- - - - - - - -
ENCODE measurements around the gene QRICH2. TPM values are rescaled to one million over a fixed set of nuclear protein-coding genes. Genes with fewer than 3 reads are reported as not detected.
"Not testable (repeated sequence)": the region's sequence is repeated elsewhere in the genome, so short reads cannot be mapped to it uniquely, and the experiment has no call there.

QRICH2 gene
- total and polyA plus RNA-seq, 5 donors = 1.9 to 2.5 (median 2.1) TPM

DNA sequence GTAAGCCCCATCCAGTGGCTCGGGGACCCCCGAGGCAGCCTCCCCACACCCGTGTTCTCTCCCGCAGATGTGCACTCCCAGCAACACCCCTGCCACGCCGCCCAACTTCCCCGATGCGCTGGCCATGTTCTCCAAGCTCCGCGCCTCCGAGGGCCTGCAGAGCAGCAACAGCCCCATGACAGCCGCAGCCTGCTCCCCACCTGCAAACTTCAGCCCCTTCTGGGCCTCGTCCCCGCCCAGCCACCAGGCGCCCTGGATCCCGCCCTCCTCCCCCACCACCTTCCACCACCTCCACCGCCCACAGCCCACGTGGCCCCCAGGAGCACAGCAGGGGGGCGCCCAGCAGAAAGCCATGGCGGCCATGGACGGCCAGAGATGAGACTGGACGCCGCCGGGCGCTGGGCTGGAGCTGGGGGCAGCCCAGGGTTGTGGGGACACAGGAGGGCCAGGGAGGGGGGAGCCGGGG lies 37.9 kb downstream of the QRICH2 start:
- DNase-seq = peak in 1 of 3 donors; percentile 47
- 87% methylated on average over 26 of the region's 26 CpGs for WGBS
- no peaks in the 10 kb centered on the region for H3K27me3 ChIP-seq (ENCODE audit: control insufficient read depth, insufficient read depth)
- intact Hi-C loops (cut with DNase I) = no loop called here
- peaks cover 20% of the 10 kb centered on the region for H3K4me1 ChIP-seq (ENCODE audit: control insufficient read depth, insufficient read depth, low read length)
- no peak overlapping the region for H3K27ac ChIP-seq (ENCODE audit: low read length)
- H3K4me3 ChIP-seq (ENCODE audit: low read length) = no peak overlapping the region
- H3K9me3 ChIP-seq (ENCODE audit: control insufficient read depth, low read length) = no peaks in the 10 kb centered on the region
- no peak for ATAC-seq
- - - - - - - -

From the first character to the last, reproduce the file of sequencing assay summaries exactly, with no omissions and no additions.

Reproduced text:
ENCODE measurements around the gene QRICH2. TPM values are rescaled to one million over a fixed set of nuclear protein-coding genes. Genes with fewer than 3 reads are reported as not detected.
"Not testable (repeated sequence)": the region's sequence is repeated elsewhere in the genome, so short reads cannot be mapped to it uniquely, and the experiment has no call there.

QRICH2 gene
- total and polyA plus RNA-seq, 5 donors = 1.9 to 2.5 (median 2.1) TPM

DNA sequence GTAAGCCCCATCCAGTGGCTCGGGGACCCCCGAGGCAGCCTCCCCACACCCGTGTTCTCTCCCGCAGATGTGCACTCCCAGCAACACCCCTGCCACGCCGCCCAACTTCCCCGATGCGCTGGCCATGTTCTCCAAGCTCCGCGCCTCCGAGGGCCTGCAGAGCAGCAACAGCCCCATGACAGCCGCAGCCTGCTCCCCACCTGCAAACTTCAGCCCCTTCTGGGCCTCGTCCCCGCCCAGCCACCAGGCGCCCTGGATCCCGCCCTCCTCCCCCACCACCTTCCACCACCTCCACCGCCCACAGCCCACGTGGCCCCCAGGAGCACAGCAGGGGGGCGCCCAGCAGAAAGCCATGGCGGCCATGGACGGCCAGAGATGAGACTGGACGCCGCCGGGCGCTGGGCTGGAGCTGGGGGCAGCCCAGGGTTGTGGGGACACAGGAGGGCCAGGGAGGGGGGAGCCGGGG lies 37.9 kb downstream of the QRICH2 start:
- DNase-seq = peak in 1 of 3 donors; percentile 47
- 87% methylated on average over 26 of the region's 26 CpGs for WGBS
- no peaks in the 10 kb centered on the region for H3K27me3 ChIP-seq (ENCODE audit: control insufficient read depth, insufficient read depth)
- intact Hi-C loops (cut with DNase I) = no loop called here
- peaks cover 20% of the 10 kb centered on the region for H3K4me1 ChIP-seq (ENCODE audit: control insufficient read depth, insufficient read depth, low read length)
- no peak overlapping the region for H3K27ac ChIP-seq (ENCODE audit: low read length)
- H3K4me3 ChIP-seq (ENCODE audit: low read length) = no peak overlapping the region
- H3K9me3 ChIP-seq (ENCODE audit: control insufficient read depth, low read length) = no peaks in the 10 kb centered on the region
- no peak for ATAC-seq